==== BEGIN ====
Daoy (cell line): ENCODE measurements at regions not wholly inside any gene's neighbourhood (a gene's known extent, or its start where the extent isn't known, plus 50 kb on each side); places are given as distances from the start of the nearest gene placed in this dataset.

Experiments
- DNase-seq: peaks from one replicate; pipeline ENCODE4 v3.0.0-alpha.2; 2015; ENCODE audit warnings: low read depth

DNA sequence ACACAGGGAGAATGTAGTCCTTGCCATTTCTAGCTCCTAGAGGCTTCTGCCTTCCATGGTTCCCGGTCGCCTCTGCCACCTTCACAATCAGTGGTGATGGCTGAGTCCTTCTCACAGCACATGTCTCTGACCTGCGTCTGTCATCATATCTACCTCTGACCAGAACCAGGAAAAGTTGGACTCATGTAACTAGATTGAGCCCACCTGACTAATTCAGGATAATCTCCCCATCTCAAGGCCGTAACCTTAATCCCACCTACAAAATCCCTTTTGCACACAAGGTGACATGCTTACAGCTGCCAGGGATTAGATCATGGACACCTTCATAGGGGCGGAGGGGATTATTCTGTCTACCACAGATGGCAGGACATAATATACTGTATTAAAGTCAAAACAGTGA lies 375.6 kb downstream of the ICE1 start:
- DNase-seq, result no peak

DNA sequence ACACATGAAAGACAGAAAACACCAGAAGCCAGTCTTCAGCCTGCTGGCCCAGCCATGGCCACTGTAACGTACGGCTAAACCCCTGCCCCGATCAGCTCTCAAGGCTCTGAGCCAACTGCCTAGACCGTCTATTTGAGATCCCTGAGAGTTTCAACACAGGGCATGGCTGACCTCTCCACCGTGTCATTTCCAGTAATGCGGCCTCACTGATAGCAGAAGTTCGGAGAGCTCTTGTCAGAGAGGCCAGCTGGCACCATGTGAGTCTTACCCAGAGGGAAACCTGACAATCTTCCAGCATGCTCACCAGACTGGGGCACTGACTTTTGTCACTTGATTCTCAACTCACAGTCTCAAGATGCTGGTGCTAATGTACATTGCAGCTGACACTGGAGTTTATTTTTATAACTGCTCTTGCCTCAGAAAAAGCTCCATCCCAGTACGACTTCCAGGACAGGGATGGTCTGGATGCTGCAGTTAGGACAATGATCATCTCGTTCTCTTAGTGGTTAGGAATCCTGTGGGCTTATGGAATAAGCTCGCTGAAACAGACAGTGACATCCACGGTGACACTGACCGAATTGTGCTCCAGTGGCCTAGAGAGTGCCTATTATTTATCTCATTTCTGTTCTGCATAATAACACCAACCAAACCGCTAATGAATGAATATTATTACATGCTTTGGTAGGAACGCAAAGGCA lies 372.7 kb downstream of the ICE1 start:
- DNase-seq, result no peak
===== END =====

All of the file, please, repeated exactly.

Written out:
Daoy (cell line): ENCODE measurements at regions not wholly inside any gene's neighbourhood (a gene's known extent, or its start where the extent isn't known, plus 50 kb on each side); places are given as distances from the start of the nearest gene placed in this dataset.

Experiments
- DNase-seq: peaks from one replicate; pipeline ENCODE4 v3.0.0-alpha.2; 2015; ENCODE audit warnings: low read depth

DNA sequence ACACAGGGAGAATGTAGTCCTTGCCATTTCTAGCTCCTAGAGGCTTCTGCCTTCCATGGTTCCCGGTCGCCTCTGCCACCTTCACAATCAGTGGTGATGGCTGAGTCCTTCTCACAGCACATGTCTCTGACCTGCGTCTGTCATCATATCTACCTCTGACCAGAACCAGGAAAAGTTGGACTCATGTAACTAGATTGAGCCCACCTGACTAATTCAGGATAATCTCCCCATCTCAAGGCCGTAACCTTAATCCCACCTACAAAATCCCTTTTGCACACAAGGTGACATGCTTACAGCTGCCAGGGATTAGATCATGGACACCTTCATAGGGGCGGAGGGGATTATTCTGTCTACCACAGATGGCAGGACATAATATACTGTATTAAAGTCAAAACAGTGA lies 375.6 kb downstream of the ICE1 start:
- DNase-seq, result no peak

DNA sequence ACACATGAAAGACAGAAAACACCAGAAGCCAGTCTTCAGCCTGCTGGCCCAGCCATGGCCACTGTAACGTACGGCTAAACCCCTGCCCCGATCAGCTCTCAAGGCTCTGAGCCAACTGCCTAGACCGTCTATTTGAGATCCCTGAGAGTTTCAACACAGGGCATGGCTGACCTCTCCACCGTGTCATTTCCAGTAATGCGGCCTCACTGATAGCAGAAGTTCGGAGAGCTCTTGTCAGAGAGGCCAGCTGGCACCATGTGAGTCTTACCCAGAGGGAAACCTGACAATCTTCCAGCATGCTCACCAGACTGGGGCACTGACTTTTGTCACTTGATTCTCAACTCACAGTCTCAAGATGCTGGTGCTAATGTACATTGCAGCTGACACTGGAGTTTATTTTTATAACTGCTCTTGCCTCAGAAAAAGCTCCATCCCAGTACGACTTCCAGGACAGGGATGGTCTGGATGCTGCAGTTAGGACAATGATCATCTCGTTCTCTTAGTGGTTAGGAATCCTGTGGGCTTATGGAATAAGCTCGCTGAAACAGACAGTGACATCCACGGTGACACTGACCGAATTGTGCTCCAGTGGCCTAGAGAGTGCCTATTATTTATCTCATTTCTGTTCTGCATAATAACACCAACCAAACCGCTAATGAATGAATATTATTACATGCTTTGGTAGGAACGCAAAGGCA lies 372.7 kb downstream of the ICE1 start:
- DNase-seq, result no peak